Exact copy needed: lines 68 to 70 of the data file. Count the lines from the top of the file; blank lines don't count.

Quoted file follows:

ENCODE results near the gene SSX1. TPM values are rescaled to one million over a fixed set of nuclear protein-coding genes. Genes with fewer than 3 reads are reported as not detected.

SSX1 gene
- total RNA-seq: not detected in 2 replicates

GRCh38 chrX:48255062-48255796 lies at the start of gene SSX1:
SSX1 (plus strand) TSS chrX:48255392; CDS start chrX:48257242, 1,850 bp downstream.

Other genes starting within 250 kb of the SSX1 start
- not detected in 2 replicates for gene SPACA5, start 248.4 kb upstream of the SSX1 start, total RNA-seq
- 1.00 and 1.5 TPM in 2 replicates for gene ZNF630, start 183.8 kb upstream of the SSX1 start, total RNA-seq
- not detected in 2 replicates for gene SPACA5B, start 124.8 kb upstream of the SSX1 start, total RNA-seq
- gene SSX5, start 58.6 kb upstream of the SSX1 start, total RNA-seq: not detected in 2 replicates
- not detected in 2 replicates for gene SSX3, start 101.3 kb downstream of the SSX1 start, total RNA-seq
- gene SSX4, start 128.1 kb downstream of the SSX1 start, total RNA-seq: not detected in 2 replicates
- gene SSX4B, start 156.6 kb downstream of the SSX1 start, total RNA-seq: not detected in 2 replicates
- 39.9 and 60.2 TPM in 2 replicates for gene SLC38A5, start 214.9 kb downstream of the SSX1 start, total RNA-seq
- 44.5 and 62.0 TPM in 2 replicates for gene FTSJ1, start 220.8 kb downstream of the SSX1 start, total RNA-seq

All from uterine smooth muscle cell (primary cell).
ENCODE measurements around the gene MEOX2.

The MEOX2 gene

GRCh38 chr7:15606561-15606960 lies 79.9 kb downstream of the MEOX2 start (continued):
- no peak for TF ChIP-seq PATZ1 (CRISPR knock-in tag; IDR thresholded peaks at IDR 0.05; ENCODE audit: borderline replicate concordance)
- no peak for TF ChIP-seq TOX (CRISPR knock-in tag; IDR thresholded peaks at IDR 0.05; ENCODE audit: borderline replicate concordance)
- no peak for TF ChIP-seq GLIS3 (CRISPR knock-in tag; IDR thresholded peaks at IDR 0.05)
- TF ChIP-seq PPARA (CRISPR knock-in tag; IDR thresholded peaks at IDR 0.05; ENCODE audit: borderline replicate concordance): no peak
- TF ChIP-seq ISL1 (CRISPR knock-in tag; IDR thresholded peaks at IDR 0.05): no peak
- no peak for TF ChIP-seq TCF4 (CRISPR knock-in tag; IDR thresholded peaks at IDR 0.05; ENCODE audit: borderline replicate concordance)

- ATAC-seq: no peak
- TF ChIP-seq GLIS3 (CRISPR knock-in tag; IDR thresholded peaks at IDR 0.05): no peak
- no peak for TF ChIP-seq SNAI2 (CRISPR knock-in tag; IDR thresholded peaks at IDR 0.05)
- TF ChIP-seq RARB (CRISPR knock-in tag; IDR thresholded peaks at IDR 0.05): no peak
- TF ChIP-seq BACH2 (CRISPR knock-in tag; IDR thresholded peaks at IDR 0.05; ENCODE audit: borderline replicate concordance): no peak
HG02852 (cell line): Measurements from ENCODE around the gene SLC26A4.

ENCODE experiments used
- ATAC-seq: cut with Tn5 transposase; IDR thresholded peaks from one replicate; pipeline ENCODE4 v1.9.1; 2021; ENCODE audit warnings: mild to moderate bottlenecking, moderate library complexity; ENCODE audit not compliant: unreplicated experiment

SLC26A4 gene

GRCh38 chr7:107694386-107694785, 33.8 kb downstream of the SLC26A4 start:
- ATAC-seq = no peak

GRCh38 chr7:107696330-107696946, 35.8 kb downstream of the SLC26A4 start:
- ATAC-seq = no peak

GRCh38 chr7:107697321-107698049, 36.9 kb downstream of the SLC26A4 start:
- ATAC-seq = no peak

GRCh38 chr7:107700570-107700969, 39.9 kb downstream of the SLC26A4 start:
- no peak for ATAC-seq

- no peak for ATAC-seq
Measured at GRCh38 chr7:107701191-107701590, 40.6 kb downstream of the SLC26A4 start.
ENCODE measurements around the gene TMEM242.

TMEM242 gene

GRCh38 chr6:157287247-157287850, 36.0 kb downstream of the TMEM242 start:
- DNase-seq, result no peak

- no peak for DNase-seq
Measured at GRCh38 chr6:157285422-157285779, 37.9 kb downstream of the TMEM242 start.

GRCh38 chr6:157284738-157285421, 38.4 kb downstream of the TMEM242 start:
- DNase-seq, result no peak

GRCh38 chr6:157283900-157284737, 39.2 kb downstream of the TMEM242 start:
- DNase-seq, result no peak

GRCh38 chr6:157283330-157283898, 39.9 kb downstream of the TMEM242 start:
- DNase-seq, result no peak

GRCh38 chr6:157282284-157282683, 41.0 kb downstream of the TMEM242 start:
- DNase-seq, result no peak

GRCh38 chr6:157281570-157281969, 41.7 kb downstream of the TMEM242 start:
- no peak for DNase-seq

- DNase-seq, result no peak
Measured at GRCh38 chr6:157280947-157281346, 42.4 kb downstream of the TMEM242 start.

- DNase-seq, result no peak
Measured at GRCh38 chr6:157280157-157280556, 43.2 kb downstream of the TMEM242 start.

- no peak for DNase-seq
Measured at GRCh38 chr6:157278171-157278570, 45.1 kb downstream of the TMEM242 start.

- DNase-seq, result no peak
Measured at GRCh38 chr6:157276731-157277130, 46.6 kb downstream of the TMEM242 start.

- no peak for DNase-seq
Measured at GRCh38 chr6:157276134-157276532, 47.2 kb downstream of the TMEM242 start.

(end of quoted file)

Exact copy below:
Measured at GRCh38 chr6:157276731-157277130, 46.6 kb downstream of the TMEM242 start.

- no peak for DNase-seq
Measured at GRCh38 chr6:157276134-157276532, 47.2 kb downstream of the TMEM242 start.